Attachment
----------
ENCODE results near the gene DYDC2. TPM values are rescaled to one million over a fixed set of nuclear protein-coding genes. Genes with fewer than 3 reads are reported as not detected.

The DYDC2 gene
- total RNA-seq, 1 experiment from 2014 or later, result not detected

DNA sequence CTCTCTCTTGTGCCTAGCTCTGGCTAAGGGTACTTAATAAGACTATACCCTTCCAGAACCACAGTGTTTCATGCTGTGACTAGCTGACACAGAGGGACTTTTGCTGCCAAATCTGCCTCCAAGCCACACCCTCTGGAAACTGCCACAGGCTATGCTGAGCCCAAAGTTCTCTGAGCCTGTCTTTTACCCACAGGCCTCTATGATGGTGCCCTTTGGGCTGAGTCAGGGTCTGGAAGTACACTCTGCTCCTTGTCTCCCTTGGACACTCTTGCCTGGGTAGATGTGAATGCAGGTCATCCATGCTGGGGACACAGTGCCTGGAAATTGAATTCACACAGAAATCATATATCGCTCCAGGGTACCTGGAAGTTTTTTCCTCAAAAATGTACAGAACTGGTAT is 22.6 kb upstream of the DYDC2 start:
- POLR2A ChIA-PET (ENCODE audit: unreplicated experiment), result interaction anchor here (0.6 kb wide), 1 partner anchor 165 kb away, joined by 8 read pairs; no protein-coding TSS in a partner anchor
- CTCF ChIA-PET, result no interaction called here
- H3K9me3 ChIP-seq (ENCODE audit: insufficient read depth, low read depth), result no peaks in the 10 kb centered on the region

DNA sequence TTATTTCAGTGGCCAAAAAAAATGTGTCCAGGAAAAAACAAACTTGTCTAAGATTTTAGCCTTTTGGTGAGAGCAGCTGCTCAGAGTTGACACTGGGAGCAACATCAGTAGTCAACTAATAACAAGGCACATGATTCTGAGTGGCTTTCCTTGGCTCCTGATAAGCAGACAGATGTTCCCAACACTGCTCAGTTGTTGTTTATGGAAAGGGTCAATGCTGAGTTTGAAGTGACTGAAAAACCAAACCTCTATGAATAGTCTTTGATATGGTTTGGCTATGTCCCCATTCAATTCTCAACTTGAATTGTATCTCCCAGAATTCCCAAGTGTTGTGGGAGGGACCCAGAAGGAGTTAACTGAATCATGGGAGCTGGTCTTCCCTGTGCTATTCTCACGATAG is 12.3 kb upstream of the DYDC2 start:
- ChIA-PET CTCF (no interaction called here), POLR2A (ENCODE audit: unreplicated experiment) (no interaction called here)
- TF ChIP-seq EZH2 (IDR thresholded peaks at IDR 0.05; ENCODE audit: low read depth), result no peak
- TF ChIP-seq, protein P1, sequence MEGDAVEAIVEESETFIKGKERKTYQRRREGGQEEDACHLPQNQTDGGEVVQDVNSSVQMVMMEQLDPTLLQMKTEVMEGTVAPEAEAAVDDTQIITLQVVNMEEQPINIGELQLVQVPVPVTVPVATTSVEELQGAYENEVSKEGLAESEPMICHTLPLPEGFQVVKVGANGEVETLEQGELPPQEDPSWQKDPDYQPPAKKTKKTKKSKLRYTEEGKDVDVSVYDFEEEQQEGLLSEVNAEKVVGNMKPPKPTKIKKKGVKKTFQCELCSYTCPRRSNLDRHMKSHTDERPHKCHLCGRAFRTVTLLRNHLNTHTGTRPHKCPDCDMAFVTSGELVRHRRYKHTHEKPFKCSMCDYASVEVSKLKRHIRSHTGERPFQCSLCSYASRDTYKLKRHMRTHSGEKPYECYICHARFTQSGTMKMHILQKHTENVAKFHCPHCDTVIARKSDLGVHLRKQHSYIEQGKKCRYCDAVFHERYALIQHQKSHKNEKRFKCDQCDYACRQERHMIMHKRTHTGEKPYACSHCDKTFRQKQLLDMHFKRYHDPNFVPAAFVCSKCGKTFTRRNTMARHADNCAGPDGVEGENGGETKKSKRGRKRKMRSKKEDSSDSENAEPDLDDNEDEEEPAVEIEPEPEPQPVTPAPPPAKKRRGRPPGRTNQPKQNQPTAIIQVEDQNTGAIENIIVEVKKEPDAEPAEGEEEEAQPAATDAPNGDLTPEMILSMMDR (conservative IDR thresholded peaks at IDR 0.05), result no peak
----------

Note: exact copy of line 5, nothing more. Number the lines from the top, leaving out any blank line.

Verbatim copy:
- POLR2A ChIA-PET (ENCODE audit: unreplicated experiment), result interaction anchor here (0.6 kb wide), 1 partner anchor 165 kb away, joined by 8 read pairs; no protein-coding TSS in a partner anchor